We’re smack-bang in the middle of my favourite time of year at Coffs. This is a great time to be fishing, usually marked by crisp mornings, beautiful clear days, warm (but not scorching) sun and a lack of crowds on our beaches and waterways.
Really, though, it’s the standard of the fishing that’s most heart-warming.
Offshore, we are in the middle of snapper time.
There will be plenty of snapper schooling around the shallow reefs and they’ll be chasing baitfish and hopefully whatever you’re throwing at them.
For your best chances try working soft plastics around the inshore pinnacles and drop-offs especially in areas with heavy concentrations of bait.
Plastics also work well on the deeper reefs, where bait schools can attract snapper and pearl perch – an excellent dinner combo which can be improved only by sinking your hooks into one of the last mackerel that may be straggling behind on their migration to warmer water.
Berleying on these reefs can have the same effect as the baitfish schools, attracting these species to your waiting baits. Snapper, pearl perch and kingfish are all candidates for a bottom bait, a floating pilchard or a squid strip in the berley trail.
Farther offshore, decent samson fish and kingies will be available on knife jigs or deep live baits.
For the rock angler there will be plenty of potential this month with the snapper moving in close, mulloway active in the gutters and holes and some big tailor and kingfish cruising the headlands.
Often in Winter the rock platforms can almost suffer from too little swell. During these times it can be well worth fishing soft plastic lures really close to the rocks, aiming for the splits and crevices along the headlands.
Mulloway love to lie up in these areas to get some cover from the whitewash.
It can be very hard to get baits into these areas without becoming snagged easily. Soft plastics can be a way to access these areas but hopefully keep your hooks off the snags by staying in contact with your lure.
You still lose some lures but you also get some fish, too.
Another reason soft plastics have become popular from the rocks is that you can cover ground quite easily with little gear.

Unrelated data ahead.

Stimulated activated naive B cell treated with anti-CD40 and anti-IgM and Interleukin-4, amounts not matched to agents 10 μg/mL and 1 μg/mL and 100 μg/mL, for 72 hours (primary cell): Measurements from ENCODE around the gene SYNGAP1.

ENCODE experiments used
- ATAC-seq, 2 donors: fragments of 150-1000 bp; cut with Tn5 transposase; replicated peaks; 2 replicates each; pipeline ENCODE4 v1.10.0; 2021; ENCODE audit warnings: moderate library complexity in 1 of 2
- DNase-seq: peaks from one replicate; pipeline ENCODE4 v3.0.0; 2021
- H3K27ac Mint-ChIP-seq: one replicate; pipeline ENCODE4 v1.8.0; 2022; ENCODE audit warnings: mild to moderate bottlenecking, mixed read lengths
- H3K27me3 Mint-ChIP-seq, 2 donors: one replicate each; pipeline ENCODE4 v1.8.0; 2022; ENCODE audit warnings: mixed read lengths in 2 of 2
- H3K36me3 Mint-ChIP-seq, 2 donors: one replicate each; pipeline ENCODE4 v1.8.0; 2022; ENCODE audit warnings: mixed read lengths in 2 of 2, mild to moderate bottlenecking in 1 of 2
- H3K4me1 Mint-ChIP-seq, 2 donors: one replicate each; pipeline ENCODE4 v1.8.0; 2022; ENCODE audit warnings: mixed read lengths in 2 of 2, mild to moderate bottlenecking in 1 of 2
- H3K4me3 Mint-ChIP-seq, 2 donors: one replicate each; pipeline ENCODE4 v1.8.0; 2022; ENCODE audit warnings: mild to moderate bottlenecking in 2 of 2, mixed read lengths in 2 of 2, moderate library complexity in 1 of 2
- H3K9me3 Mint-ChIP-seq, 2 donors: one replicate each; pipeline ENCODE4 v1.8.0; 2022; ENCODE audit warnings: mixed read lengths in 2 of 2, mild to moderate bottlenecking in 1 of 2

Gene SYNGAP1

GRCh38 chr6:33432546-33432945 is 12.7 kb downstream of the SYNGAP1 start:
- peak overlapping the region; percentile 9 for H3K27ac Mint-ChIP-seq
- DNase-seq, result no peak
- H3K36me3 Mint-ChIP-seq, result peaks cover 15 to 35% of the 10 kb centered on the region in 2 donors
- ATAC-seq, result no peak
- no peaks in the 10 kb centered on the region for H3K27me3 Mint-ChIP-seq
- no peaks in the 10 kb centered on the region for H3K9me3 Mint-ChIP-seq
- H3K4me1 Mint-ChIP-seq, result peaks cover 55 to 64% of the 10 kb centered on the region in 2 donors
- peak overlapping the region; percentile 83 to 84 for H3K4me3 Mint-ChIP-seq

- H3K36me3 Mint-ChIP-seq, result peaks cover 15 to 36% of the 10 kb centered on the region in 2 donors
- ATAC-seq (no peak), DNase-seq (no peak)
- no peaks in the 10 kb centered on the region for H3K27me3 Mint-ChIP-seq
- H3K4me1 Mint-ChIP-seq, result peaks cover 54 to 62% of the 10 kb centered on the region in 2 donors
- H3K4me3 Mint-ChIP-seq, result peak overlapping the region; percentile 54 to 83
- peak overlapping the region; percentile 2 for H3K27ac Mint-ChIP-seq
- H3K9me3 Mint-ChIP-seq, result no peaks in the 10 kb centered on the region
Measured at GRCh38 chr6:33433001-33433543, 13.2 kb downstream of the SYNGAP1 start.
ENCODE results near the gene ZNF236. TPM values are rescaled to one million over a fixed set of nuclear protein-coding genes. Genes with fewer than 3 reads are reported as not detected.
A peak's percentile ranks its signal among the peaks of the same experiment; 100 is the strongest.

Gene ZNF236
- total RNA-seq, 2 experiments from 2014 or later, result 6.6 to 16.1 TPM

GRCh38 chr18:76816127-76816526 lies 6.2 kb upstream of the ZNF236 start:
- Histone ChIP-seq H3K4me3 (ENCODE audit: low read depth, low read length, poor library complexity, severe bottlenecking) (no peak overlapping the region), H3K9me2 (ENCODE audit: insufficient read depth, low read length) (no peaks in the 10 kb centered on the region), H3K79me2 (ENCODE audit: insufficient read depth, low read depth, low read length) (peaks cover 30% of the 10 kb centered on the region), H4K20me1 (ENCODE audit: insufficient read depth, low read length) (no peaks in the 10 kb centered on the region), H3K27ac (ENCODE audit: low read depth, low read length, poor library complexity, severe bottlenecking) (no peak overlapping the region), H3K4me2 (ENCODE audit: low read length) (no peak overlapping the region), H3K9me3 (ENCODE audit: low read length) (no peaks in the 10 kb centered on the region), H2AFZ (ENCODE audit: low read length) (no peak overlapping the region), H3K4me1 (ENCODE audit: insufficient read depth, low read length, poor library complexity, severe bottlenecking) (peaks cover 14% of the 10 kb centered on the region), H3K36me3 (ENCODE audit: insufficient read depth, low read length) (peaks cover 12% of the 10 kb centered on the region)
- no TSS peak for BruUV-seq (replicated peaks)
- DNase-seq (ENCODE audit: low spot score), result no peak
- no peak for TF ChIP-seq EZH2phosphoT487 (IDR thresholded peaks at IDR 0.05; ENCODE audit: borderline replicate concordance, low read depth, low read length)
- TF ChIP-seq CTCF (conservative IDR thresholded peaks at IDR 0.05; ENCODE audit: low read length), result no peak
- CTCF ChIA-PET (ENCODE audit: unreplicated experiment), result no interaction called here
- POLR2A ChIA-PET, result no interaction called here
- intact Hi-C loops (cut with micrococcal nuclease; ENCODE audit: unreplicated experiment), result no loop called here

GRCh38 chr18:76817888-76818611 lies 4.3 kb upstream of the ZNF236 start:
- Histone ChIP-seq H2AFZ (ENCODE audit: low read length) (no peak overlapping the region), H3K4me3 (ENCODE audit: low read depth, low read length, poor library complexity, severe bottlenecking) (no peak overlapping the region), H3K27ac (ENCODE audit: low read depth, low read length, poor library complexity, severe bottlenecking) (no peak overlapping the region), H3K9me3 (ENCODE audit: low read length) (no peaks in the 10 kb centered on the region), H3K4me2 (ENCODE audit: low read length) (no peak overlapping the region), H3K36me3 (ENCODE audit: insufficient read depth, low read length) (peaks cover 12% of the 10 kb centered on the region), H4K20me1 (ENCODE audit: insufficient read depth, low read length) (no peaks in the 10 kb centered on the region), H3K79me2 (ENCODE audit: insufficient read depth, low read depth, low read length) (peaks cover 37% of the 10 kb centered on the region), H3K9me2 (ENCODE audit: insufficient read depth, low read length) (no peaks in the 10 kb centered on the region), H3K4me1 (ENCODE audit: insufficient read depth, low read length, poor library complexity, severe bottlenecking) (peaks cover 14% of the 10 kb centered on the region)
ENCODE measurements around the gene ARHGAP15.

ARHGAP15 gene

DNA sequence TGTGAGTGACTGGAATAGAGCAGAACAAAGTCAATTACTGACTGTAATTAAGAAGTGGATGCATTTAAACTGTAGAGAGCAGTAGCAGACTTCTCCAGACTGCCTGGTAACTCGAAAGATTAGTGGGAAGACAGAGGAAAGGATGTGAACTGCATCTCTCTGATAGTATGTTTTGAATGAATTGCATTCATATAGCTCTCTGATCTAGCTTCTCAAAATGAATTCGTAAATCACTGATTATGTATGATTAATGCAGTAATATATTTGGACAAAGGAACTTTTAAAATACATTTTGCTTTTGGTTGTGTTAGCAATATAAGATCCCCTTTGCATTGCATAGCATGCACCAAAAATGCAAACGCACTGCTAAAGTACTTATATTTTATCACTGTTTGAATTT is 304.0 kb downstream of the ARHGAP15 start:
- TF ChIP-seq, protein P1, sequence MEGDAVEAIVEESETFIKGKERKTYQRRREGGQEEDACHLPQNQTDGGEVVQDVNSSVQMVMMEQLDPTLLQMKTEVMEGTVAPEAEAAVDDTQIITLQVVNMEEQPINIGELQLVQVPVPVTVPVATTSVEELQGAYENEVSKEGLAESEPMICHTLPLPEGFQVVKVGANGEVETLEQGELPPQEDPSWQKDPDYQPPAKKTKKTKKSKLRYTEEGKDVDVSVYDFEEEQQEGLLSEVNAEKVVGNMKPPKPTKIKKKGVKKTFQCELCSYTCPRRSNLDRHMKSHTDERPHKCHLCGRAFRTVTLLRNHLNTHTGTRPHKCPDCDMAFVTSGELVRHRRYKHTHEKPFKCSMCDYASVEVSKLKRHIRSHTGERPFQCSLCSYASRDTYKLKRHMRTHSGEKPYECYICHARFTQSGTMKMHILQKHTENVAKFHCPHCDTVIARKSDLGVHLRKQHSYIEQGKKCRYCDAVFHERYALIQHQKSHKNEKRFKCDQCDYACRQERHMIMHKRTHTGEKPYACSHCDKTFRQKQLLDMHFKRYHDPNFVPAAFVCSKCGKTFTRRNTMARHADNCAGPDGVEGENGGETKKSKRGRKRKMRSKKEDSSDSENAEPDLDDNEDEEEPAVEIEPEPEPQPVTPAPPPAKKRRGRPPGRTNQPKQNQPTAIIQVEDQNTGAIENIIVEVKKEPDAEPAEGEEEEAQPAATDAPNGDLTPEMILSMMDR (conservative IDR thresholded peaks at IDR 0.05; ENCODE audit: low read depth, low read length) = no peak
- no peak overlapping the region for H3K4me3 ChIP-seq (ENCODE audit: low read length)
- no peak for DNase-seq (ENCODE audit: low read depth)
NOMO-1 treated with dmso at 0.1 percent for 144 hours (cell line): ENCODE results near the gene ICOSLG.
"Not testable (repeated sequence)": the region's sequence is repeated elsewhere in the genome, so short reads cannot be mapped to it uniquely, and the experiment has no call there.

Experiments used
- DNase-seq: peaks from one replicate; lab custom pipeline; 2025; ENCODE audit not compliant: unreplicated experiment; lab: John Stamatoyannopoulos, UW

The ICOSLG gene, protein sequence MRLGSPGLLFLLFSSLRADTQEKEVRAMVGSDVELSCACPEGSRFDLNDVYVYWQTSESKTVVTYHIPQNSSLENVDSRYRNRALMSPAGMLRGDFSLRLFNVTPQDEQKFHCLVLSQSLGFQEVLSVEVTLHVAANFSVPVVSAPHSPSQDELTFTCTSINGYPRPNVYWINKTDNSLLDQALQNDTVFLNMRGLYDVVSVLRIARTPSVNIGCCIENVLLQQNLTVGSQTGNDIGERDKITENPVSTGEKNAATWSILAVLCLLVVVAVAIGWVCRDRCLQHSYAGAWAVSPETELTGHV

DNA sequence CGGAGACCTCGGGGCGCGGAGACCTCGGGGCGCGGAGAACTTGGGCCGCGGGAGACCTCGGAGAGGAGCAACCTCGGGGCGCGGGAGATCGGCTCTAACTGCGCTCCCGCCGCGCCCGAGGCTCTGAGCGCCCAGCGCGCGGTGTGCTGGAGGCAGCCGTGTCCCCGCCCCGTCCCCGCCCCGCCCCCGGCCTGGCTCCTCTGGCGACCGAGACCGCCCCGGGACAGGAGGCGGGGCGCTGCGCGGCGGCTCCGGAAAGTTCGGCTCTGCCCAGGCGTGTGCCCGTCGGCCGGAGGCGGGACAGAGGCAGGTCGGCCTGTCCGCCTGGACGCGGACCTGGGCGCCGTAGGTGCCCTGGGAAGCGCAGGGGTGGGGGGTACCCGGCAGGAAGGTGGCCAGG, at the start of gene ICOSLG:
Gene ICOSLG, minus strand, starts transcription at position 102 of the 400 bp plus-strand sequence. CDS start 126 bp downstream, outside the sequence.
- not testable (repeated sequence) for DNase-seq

If the swell is down and you’ve got several hours, why not grab a few plastics and jig heads, throw them in a backpack and try to cover two or three headlands in one session instead of parking on the same rock for four hours.
This way you cover a lot of ground and search for the active fish, rather than waiting for the fish in one spot to turn on. It can be great fun and great fishing.
You can mix it up a bit by throwing around a metal slug or hardbody and perhaps latch onto one of the big tailor or kingfish that have been cruising the headlands.
Those mulloway and tailor will also be on offer in the beach gutters and channels, especially near the river mouths.
Soft plastics and metals can again be a great way of covering several gutters in one session as well as tracking down those active fish, but slab baits and whole squid will be the baits of choice for those willing to put in a cold night for some of the bigger mulloway that will be stalking the beaches this month.
In the estuaries there has been plenty of action.
The past two months have definitely been the most active for mangrove jacks this season. They have been far more consistent recently and they will still be there for the taking this month, although with the colder water they will be slowing down.
Smaller hardbodies such as Ecogear SX60s or Pontoon 21 Crackjacks offer a great way to target jacks and trevally without ruling out catching some of the quality bream that have been calling our creeks and rivers home.
There have been good numbers of mulloway hanging around the bridges and deeper holes in the upstream reaches and they have been readily taking soft plastics.
Fishing larger, lightly weighted plastics around the snags and pylons probably offers the best shot at landing a few of the larger specimens in our estuaries.
Whether you’re in the boat, paddling a kayak or on foot, make sure you get out and enjoy the mild weather, uncrowded waterways and excellent fishing while you can.Reads: 654